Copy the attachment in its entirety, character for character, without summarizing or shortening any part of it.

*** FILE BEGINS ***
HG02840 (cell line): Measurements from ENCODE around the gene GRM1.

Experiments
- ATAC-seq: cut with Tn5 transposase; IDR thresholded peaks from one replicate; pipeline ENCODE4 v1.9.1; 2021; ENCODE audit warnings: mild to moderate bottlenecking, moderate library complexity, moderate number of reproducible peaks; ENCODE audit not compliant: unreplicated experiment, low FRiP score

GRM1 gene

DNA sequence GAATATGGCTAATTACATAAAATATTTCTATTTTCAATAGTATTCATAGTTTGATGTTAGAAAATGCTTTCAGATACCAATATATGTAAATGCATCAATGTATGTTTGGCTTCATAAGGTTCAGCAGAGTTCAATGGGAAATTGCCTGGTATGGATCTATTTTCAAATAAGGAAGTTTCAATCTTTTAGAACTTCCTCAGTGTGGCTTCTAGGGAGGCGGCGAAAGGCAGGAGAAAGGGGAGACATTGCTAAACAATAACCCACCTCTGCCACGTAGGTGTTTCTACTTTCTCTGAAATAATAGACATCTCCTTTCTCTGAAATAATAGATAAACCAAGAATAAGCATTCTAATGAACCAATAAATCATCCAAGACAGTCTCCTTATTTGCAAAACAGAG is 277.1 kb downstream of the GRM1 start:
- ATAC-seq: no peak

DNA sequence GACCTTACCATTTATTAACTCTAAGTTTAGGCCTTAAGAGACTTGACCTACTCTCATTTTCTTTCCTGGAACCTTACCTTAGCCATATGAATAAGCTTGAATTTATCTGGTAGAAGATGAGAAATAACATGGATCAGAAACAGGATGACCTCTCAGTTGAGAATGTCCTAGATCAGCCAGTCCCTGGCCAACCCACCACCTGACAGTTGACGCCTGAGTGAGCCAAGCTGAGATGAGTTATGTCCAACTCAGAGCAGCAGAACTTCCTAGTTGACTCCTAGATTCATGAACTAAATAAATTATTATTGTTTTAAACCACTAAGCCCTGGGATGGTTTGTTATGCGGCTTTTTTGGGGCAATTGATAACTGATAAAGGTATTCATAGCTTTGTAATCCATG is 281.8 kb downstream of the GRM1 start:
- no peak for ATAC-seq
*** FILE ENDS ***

HG02840 (cell line): Measurements from ENCODE around the gene GRM1.

Experiments
- ATAC-seq: cut with Tn5 transposase; IDR thresholded peaks from one replicate; pipeline ENCODE4 v1.9.1; 2021; ENCODE audit warnings: mild to moderate bottlenecking, moderate library complexity, moderate number of reproducible peaks; ENCODE audit not compliant: unreplicated experiment, low FRiP score

GRM1 gene

DNA sequence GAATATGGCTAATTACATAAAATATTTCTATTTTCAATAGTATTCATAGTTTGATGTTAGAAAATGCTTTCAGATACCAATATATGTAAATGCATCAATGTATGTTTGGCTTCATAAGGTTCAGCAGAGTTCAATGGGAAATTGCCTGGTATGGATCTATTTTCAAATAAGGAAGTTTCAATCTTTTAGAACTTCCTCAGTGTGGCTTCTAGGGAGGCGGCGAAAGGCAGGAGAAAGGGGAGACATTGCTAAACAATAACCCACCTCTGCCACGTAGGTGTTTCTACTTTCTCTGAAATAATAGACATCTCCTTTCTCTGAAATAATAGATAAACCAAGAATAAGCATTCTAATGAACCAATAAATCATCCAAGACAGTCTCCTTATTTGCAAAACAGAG is 277.1 kb downstream of the GRM1 start:
- ATAC-seq: no peak

DNA sequence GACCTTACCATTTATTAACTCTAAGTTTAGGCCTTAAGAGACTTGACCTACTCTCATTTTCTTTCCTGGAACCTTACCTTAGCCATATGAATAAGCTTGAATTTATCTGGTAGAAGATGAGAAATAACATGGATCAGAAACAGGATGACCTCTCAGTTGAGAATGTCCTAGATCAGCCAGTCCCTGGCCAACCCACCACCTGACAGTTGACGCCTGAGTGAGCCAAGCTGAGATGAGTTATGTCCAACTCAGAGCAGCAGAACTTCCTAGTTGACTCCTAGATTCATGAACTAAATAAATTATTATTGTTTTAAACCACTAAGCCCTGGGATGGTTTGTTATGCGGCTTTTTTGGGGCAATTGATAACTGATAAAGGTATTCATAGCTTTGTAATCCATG is 281.8 kb downstream of the GRM1 start:
- no peak for ATAC-seq